Paintball Toxicosis in Dogs – Not All Fun & Games

Spring is finally upon us here in the northern hemisphere. The warm weather brings more opportunities for outdoor activities, including paintball with family and friends. Unfortunately, dogs often find paintballs to be a chewy delicacy. Ingestion can be quite problematic. So, this week I’ve dedicated a blog post to educating pet parents about the danger of paintball toxicosis. I hope you find the piece informative and share worthy. Happy reading!


Paintball Toxicosis – What is it?

Paintballs are hollow spheres filled with paint. Paintball
ingredients may include polyethylene glycol, gelatin, sorbitol, glycerin,
mineral oil, dye, water, ground pig skin, and dipropylene glycol. Many of these
components are osmotically active substances. This means they attract water to
them. Inside a paintball, this property is useless. However, inside the body of
a dog, it can be lethal. Unfortunately, our canine companions seem to like the
taste of paintballs, and in some cases, they have ingested up to 500 paintballs
at once.


When dogs ingest paintballs, paint is released into the
gastrointestinal tract. The osmotically active substances (i.e.: polyethylene
glycol, glycerin, sorbitol) attract large volumes of water from the bloodstream
in the gastrointestinal tract. Furthermore, water moves out of brain cells,
causing a rapid decrease in brain volume. Thus, the stomach and intestines fill
with water. Important electrolytes in the bloodstream – particularly sodium –
dramatically increase due to the loss of water. Brain cells shrink and tear
small blood vessels in the process.

Paintball Toxicosis – What does it look like?

The clinical signs associated with paintball ingestion include:

  • Vomiting
  • Unsteadiness while walking (called ataxia)
  • Diarrhea
  • Tremors
  • Weakness & depression
  • Elevated heart rate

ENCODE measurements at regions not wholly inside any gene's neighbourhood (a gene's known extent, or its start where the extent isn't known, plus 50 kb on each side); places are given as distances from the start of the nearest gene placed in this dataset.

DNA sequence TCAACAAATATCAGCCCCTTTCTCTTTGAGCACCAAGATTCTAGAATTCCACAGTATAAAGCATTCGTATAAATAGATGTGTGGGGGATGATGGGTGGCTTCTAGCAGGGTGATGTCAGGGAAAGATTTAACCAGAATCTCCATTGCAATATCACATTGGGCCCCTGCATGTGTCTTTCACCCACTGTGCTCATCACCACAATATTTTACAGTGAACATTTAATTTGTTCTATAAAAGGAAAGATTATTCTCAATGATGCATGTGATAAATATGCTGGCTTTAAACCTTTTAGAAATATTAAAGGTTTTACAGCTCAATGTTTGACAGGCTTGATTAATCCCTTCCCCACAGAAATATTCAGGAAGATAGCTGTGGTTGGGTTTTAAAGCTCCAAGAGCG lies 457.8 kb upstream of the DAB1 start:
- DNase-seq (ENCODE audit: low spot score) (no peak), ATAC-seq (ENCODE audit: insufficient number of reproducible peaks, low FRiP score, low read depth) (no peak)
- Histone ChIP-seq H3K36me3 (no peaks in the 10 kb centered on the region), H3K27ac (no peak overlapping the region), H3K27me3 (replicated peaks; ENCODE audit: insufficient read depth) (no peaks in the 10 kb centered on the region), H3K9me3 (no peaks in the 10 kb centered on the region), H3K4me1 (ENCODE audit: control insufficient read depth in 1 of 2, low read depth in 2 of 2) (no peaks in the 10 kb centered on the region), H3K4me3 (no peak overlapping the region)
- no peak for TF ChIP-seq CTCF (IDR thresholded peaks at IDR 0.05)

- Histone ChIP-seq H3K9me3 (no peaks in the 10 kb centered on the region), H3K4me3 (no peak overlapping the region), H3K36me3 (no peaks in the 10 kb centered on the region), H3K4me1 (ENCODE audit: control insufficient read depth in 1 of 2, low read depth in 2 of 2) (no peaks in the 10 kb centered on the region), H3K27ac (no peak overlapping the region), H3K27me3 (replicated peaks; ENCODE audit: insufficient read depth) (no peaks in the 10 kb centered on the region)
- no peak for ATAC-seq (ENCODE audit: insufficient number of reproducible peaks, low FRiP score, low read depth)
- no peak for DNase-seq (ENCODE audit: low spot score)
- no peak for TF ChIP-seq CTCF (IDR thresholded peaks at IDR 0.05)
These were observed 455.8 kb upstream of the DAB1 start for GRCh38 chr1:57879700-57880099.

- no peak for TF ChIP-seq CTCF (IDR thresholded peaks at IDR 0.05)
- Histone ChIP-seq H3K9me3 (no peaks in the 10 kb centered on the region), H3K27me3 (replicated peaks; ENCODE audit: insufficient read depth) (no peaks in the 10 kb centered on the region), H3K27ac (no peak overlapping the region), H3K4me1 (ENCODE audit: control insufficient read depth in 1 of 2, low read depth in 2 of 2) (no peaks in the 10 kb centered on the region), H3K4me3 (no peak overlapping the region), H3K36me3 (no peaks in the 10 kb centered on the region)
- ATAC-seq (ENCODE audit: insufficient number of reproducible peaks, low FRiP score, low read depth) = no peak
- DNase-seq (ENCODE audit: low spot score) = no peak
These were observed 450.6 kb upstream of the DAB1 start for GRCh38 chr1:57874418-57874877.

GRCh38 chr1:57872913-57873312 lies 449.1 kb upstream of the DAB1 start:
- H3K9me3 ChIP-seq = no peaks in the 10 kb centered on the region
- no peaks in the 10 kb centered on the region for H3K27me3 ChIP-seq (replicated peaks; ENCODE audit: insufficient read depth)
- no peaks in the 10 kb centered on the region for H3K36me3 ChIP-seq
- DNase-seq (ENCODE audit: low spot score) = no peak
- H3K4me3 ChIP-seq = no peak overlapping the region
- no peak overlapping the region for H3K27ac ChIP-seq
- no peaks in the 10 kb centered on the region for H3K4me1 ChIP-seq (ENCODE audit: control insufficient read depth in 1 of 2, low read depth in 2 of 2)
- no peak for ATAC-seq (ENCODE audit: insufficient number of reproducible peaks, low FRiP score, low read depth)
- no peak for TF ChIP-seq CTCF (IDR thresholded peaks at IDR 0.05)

• Increased thirst
  • Elevated body temperature
  • Visual impairment
  • Seizures
  • Abnormal behavior

Clinical signs may develop within one hour, and the severity
of signs appears to be associated with the rapidity of onset, duration, and
severity of sodium elevation.

Paintball Toxicosis – How it is diagnosed?

Diagnosis is relatively straightforward and is based on
suspected or confirmed ingestion of paintballs. For example, paint may be noted
around or in the mouth, as well as on skin. A veterinarian will recommend
evaluating some blood and urine tests to check for electrolyte disorders like
high sodium, high chloride, and low potassium, as well as abnormalities in
acid-base status.

Blood & urine values should be evaluated in dogs with paintball toxicosis

Paintball Toxicosis – How is it treated?

If patients are presented to the veterinarian within one
hour of paintball ingestion, a veterinarian will recommend inducing vomiting as
long as there are no neurologic contraindications to doing so. Patients with
seizure activity will receive an anti-convulsant medication to help stabilize
them. Patients need appropriate fluid therapy to correct sodium derangements,
and potassium supplementation should be provided in those with low potassium
levels. Anti-nausea medications help to control vomiting. With appropriate and
timely care, clinical signs usually resolve within 24 hours. Untreated, intoxicated
patients can succumb to paintball ingestion.  

The take-away message about paintball toxicosis in dogs…

Dogs like to chew on paintballs. In doing so, they are at
risk for toxic complications like severe sodium derangements. Timely
identification and appropriate therapy is generally associated with a positive
outcome within 24 hours.

To find a board-certified veterinary emergency and critical care specialist, please visit the American College of Veterinary Emergency and Critical Care.

To consult with veterinary toxicology experts, please visit the ASPCA Animal Poison Control Center.

Wishing you wet-nosed kisses,